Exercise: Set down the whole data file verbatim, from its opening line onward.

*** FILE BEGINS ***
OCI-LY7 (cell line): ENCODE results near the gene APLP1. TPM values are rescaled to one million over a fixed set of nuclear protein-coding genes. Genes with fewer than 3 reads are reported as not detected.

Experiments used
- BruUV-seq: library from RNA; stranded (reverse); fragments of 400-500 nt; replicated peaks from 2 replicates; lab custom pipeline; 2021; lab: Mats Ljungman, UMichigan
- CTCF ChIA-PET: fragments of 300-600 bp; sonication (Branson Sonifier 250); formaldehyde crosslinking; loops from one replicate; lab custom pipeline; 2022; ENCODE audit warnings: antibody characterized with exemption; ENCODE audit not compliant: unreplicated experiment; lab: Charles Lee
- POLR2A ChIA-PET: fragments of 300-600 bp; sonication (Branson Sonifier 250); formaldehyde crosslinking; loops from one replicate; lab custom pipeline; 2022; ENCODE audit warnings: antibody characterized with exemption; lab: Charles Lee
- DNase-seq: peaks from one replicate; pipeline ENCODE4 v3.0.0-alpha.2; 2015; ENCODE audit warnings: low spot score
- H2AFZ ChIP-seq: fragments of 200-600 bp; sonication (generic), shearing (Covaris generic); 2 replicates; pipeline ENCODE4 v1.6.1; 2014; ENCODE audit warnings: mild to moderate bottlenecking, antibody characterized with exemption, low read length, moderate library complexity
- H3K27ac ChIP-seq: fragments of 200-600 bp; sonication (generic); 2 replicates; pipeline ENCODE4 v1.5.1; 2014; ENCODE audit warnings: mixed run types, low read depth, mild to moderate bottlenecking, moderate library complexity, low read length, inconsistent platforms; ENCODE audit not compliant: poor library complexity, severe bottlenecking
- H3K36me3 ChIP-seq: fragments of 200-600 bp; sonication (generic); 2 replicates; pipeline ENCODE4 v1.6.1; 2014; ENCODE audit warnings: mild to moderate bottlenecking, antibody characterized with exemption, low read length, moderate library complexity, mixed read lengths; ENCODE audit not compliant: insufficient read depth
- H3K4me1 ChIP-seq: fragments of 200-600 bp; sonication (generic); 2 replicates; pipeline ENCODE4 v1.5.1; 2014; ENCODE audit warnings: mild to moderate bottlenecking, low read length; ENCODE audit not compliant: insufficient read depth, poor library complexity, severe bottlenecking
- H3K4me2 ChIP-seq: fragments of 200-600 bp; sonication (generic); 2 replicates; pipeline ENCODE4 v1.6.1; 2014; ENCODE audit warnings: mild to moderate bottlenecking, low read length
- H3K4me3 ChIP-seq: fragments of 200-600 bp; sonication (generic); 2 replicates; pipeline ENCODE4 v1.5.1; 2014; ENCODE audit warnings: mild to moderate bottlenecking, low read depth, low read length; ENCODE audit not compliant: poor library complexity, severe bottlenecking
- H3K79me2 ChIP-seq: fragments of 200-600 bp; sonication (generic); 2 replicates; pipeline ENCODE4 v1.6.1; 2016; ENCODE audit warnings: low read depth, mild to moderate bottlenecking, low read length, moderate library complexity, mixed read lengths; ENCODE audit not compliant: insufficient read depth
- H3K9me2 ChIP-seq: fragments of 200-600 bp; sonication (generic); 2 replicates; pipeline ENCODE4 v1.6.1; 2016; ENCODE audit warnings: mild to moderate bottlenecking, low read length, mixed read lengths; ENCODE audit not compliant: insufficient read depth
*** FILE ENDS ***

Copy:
OCI-LY7 (cell line): ENCODE results near the gene APLP1. TPM values are rescaled to one million over a fixed set of nuclear protein-coding genes. Genes with fewer than 3 reads are reported as not detected.

Experiments used
- BruUV-seq: library from RNA; stranded (reverse); fragments of 400-500 nt; replicated peaks from 2 replicates; lab custom pipeline; 2021; lab: Mats Ljungman, UMichigan
- CTCF ChIA-PET: fragments of 300-600 bp; sonication (Branson Sonifier 250); formaldehyde crosslinking; loops from one replicate; lab custom pipeline; 2022; ENCODE audit warnings: antibody characterized with exemption; ENCODE audit not compliant: unreplicated experiment; lab: Charles Lee
- POLR2A ChIA-PET: fragments of 300-600 bp; sonication (Branson Sonifier 250); formaldehyde crosslinking; loops from one replicate; lab custom pipeline; 2022; ENCODE audit warnings: antibody characterized with exemption; lab: Charles Lee
- DNase-seq: peaks from one replicate; pipeline ENCODE4 v3.0.0-alpha.2; 2015; ENCODE audit warnings: low spot score
- H2AFZ ChIP-seq: fragments of 200-600 bp; sonication (generic), shearing (Covaris generic); 2 replicates; pipeline ENCODE4 v1.6.1; 2014; ENCODE audit warnings: mild to moderate bottlenecking, antibody characterized with exemption, low read length, moderate library complexity
- H3K27ac ChIP-seq: fragments of 200-600 bp; sonication (generic); 2 replicates; pipeline ENCODE4 v1.5.1; 2014; ENCODE audit warnings: mixed run types, low read depth, mild to moderate bottlenecking, moderate library complexity, low read length, inconsistent platforms; ENCODE audit not compliant: poor library complexity, severe bottlenecking
- H3K36me3 ChIP-seq: fragments of 200-600 bp; sonication (generic); 2 replicates; pipeline ENCODE4 v1.6.1; 2014; ENCODE audit warnings: mild to moderate bottlenecking, antibody characterized with exemption, low read length, moderate library complexity, mixed read lengths; ENCODE audit not compliant: insufficient read depth
- H3K4me1 ChIP-seq: fragments of 200-600 bp; sonication (generic); 2 replicates; pipeline ENCODE4 v1.5.1; 2014; ENCODE audit warnings: mild to moderate bottlenecking, low read length; ENCODE audit not compliant: insufficient read depth, poor library complexity, severe bottlenecking
- H3K4me2 ChIP-seq: fragments of 200-600 bp; sonication (generic); 2 replicates; pipeline ENCODE4 v1.6.1; 2014; ENCODE audit warnings: mild to moderate bottlenecking, low read length
- H3K4me3 ChIP-seq: fragments of 200-600 bp; sonication (generic); 2 replicates; pipeline ENCODE4 v1.5.1; 2014; ENCODE audit warnings: mild to moderate bottlenecking, low read depth, low read length; ENCODE audit not compliant: poor library complexity, severe bottlenecking
- H3K79me2 ChIP-seq: fragments of 200-600 bp; sonication (generic); 2 replicates; pipeline ENCODE4 v1.6.1; 2016; ENCODE audit warnings: low read depth, mild to moderate bottlenecking, low read length, moderate library complexity, mixed read lengths; ENCODE audit not compliant: insufficient read depth
- H3K9me2 ChIP-seq: fragments of 200-600 bp; sonication (generic); 2 replicates; pipeline ENCODE4 v1.6.1; 2016; ENCODE audit warnings: mild to moderate bottlenecking, low read length, mixed read lengths; ENCODE audit not compliant: insufficient read depth